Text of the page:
Assistive Listening Devices – When you’re going out
Many people struggle to hear when they go out to restaurants, attend meetings, go to church or try and listen to lecturers at university or TAFE. ALDs are often used to amplify speech, especially in noisy situations.
FM Systems – Using harmless radio waves, the personal FM system consists of a transmitter microphone worn or held by the speaker (such as the teacher in the classroom, or the speaker at a lecture) and a receiver used by you, the listener. The receiver transmits the sound to your ears or, if you wear a hearing aid, directly to the hearing aid.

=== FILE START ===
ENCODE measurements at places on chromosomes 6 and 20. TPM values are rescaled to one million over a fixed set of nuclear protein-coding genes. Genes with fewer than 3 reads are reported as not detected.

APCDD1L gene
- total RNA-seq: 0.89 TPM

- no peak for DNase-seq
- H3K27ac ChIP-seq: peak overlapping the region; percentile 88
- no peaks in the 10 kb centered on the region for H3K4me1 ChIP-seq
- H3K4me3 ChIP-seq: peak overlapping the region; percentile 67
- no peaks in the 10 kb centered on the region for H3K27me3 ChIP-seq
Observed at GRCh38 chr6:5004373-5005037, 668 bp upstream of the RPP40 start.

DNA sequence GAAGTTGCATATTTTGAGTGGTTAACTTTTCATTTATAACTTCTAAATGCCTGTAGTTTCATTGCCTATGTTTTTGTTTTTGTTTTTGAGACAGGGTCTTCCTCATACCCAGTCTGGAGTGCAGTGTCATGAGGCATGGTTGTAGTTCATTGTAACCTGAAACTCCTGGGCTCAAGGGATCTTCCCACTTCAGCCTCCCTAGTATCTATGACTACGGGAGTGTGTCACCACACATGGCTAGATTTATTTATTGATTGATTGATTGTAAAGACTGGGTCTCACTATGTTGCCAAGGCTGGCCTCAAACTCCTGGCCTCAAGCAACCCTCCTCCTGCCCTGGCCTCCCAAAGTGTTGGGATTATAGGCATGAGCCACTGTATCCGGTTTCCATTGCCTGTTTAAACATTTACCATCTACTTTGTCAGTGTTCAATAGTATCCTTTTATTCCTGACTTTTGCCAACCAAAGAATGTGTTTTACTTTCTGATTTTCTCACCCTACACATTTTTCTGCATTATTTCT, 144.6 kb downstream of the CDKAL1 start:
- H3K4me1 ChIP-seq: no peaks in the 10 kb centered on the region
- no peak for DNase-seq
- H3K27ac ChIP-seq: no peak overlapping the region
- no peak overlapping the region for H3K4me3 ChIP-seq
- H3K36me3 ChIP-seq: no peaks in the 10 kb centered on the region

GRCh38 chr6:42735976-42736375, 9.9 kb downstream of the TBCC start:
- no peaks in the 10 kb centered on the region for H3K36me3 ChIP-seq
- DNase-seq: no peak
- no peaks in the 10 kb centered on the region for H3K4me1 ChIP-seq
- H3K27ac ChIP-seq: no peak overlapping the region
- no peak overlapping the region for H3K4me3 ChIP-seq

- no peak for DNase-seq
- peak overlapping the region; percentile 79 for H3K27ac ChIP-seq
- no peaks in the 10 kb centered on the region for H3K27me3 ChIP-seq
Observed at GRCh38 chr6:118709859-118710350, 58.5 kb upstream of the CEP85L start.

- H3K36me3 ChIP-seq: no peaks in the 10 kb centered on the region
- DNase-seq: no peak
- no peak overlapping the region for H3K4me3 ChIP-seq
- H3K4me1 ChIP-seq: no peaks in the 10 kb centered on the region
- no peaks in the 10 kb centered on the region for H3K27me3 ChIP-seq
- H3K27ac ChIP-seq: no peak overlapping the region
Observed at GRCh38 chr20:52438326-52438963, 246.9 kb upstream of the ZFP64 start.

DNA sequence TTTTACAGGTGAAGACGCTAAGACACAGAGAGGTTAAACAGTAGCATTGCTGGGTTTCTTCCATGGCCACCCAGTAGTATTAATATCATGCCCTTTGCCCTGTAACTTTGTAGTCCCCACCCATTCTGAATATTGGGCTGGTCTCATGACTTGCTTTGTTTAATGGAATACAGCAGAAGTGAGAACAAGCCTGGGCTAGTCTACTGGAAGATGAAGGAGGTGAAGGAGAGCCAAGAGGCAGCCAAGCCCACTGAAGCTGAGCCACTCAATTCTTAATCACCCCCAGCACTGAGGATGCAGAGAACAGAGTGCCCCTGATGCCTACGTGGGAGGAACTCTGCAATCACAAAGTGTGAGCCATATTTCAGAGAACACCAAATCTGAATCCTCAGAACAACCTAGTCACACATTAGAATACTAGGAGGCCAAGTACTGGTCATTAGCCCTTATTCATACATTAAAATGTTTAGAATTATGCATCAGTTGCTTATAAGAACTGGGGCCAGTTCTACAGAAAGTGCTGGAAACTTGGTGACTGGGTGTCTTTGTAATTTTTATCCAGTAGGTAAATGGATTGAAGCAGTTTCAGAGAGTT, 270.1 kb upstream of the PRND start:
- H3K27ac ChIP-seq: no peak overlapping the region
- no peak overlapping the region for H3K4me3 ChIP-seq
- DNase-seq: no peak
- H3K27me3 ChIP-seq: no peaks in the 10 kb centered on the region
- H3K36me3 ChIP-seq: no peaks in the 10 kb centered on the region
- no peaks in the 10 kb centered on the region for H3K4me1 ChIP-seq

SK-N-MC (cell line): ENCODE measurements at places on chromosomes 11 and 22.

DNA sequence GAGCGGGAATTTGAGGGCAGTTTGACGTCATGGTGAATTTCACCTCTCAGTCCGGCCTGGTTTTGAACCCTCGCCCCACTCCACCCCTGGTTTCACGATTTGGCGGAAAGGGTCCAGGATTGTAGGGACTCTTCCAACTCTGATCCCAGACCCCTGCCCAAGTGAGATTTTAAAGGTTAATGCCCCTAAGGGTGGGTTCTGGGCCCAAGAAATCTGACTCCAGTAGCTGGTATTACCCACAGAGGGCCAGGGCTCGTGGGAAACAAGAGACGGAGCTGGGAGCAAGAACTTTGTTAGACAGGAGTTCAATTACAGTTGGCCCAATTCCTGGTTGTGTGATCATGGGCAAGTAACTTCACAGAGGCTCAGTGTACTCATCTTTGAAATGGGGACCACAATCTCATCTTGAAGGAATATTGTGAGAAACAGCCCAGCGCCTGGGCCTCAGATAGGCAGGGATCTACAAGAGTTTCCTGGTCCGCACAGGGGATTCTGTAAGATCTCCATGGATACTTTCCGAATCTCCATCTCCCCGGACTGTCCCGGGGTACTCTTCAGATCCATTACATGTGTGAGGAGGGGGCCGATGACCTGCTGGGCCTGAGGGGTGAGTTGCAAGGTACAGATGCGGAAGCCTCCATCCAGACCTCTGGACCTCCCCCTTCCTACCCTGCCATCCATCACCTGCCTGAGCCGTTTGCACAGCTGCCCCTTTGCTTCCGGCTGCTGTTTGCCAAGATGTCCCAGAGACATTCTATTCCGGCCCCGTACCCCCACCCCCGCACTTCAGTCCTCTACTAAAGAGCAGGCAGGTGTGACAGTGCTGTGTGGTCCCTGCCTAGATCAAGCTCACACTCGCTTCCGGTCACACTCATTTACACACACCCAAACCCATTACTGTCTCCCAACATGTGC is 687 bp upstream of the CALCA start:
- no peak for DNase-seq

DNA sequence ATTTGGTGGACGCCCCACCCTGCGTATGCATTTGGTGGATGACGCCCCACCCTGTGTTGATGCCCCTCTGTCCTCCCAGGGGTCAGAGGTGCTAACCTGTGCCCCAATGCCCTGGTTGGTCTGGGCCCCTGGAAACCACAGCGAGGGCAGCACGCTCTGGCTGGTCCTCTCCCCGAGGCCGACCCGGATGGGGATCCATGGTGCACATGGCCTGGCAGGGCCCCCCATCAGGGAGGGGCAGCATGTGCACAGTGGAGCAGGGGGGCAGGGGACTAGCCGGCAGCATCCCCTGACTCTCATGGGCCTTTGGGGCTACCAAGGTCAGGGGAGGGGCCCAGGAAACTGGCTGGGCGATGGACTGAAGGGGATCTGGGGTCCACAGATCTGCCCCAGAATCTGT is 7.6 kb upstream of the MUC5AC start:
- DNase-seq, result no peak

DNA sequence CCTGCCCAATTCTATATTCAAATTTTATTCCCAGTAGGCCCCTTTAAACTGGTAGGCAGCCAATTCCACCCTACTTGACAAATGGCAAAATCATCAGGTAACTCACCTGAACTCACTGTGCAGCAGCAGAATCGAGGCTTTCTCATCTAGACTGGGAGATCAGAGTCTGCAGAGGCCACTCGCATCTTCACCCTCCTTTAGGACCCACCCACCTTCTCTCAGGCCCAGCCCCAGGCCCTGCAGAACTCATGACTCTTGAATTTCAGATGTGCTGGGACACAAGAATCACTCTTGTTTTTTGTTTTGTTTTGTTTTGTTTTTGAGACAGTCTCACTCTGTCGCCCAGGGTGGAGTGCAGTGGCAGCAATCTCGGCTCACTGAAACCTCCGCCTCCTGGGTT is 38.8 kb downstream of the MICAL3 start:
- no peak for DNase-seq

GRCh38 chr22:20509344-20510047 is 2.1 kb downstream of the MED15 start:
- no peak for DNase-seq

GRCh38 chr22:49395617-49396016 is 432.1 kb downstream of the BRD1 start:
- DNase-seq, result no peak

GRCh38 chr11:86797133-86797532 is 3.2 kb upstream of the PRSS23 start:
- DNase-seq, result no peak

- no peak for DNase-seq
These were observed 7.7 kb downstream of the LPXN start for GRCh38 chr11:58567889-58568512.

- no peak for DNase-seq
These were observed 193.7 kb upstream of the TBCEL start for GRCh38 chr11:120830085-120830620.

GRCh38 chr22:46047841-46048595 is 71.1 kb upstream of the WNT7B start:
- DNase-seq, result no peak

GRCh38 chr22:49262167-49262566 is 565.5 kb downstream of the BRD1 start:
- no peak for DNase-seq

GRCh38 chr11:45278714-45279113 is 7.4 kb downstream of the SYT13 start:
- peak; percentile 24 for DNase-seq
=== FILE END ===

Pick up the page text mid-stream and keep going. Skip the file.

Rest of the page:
Induction Loop Systems – also known as a ‘hearing loop’; consists of a microphone to pick up the spoken word; an amplifier which processes the signal which is then sent through the final piece; the loop cable, a wire placed around the perimeter of a specific area (such as a meeting room, a church, movie theatre) to act as an antenna that radiates the magnetic signal to the hearing aid.
Infrared Systems – an alternative to the loop system; a typical system consists of an audio source, an infrared radiator (transmitter) and infrared listening receivers.
Bluetooth Technology – making use of wireless technology, the latest easy-to-use Bluetooth technology includes headsets and handy remote controls to adjust your listening experience.